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Novem ber 2010

Emmanuel Episcopal Parish Newsletter

Parish Newsletter

Where to Find It: Blessed by Emmanuel


Rector’s Ruminations


Change of Heart


Blessing of the Animals


Samish Clambake


Labyrinth Update


Coming Up


For the Bible Tells Me So 12 Henri Nouwen


Blessed by Emmanuel

“Be Nice or Leave”


Further Reflections on Belonging and Giving

Non-Dual Seeing


In the last newsletter, parishioners were asked why they go to church. For this November issue, two questions were asked: 1. how have you been blessed by Emmanuel and 2. why it is important to give to Emmanuel through time, talent and treasure? Below are some anonymous answers gathered at coffee hours and some longer responses by several identifiable parishioners. The singing sends me…..everybody singing. I get to church and it feels like getting home. It’s a very friendly place. The offerings can be used to help others. It is important to me to have a community of faith and to be with other people for whom their faith is important. It isn’t just about the same belief, but about being with others on a faith journey. It is a place to connect in terms of the spiritual life. Not only does Emmanuel provide a sanctuary; it serves as an outreach to the local and broader community. I like the atmosphere of worship; it contributes to feeling God’s presence. I like the music…..there is wealth in the words. We give so this life can continue in this community. In this day and age it is important for the church to offer true light, and it is important to reach out, especially in this community. Emmanuel is an extended, island family. Back in the old days 6 of us were a set of serious singers, serving in the choir and encouraging the kids choir. A favorite memory was singing the Hallelujah chorus. Continued on page 8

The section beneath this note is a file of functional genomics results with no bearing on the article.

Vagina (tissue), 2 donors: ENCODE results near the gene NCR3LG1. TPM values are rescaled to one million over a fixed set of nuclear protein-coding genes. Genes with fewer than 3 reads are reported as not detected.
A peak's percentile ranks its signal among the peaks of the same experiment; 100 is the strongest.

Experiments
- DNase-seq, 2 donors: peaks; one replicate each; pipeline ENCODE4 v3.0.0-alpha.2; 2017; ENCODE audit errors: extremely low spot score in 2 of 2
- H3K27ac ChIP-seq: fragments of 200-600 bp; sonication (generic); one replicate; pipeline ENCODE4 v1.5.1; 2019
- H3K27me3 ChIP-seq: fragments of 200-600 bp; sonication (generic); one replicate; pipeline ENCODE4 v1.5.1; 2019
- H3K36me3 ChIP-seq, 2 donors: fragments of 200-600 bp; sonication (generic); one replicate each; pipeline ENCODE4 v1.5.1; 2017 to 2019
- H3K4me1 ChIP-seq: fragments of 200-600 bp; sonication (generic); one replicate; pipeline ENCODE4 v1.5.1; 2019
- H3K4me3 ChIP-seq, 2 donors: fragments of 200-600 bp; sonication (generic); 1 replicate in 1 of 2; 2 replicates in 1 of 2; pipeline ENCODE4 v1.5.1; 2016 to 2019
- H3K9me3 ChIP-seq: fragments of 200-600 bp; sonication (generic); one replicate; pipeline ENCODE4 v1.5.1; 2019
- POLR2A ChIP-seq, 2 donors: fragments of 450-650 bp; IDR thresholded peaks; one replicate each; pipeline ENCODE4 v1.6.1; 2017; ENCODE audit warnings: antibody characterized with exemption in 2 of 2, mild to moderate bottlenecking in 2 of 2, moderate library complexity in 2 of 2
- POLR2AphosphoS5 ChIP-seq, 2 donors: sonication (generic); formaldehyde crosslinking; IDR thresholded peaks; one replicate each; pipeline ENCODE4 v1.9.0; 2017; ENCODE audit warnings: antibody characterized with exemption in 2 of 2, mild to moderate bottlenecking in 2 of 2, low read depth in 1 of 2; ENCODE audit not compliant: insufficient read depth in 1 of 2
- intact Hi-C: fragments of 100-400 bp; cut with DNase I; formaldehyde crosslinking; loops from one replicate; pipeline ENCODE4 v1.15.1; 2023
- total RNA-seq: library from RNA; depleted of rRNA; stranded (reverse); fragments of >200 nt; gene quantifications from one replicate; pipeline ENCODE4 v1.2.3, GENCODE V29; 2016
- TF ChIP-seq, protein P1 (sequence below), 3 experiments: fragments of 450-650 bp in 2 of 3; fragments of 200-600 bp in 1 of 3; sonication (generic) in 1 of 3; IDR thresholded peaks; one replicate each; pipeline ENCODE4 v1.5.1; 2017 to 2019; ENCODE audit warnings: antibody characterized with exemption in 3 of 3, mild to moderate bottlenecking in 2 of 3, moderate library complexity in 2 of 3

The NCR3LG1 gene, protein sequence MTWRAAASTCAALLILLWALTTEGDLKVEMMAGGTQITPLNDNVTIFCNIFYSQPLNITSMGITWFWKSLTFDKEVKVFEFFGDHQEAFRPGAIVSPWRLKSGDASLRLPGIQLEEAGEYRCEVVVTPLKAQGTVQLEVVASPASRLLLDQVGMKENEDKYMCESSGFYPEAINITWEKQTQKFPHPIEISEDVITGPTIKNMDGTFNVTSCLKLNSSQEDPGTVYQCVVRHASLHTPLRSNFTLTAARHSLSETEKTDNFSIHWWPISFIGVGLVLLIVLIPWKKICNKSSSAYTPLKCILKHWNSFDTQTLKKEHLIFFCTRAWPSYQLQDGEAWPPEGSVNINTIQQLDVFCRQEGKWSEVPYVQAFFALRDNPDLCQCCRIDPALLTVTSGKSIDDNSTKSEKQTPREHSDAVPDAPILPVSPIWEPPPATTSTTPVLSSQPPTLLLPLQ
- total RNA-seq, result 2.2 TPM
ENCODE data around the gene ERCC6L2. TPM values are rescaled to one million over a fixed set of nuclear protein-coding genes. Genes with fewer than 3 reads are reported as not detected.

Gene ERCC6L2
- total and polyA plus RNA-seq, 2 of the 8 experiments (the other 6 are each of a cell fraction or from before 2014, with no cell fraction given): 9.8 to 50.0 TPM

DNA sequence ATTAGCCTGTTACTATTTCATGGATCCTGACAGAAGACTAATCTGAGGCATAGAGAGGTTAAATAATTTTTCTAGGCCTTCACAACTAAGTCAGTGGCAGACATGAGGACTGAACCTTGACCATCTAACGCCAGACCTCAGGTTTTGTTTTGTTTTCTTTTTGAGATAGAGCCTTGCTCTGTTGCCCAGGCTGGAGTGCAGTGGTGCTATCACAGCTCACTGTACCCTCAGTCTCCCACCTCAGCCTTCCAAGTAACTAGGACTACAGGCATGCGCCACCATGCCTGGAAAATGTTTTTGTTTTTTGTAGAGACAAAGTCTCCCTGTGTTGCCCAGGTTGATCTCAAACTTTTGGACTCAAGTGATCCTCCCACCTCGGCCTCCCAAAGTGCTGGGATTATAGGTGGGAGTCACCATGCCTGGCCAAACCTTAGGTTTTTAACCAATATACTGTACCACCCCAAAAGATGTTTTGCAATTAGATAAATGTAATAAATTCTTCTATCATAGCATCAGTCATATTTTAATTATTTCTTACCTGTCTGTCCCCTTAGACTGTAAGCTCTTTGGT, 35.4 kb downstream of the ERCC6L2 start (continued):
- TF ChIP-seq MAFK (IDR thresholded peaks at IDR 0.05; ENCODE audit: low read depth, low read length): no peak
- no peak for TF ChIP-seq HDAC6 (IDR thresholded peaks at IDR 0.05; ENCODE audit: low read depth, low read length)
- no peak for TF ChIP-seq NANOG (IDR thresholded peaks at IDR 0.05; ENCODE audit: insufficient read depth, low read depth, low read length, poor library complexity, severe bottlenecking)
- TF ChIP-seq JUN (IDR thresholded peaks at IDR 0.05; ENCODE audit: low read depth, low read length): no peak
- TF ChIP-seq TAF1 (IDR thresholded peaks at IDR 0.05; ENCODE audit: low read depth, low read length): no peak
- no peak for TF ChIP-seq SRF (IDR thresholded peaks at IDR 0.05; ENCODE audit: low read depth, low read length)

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Rector’s Ruminations November 2010 In my column last month I recounted some of the highlights of our ministry at Emmanuel over the past year. A few of you were interested and also appreciative of the fact that we support a good many non-profit charitable and philanthropic organizations that serve the common good on Orcas Island. We actually exceeded our 10% tithe of pledged income this year in supporting these various agencies. I thought it might be helpful to provide the rationale that guides the Outreach Committee’s work, headed by John Prince, in making gifts to the organizations we support. Much of the credit for the rationale and criteria goes to Fritz Kraetzer, last year’s Outreach Chair, in developing guidelines for making gifts. We decided that we should focus our outreach on the elderly, children’s education, the environment and organizations that address immediate and basic human need. Last year and this year, there was and is a fairly even distribution of gifts in these four areas. I also provide support, as needed, from my Rector’s Discretionary Fund, individuals experiencing crisis or need, as well as special needs for certain non-profits on Orcas and the Northwest. Having recently been asked to serve on the Board of the Orcas Island Community Foundation, I discovered that there was very little knowledge or coordination in terms of how the churches support our charitable organizations and, from the standpoint of the churches, how the O.I.C.F. supports and makes grants to some of the same organizations. In convening the Orcas Island Council of Churches, the opportunity to coordinate our efforts has helped both the O.I.C.F. and the Council of Churches in making gifts and grants in a coordinated way. When I first came to Orcas Island three and a half years ago, I was struck by the sheer number of charitable and philanthropic organizations here, especially on a per capita basis. It was gratifying to learn about the many persons and dollars that have been an important part of this community’s commitment to serve the common good. In short, this is a very caring and generous community. What confused me at first, however, was what these various organizations do and how they administer their programs. To that end, I am asking the various charitable organizations that we support to come and tell us about their programs. Actually, we have already had reports and presentations of this type over the past year, e.g. The Noramise Project, The Salish Sea organization and the Orcas Animal Protection Society. To state the obvious, 10% of your pledge to Emmanuel serves as outreach to these important groups that address human need on Orcas Island, not to mention the countless hours many of you have given in support of them as volunteers. During the next several months, we shall be hearing from the various groups that we support to share information about their particular organization so that all of us will be better informed as to what we are supporting. Following brief presentations in church, representatives of the various groups will be available at coffee hour to answer questions and provide more information in an informal setting. Finally, in thanking you for your generosity and support of Emmanuel Parish as we wrap up our Every Member Canvass, know that such support makes good on our promise and continues our heritage as the village church on Orcas, concerned with the well-being of all members of this very special place that we call home. In Christ, +Craig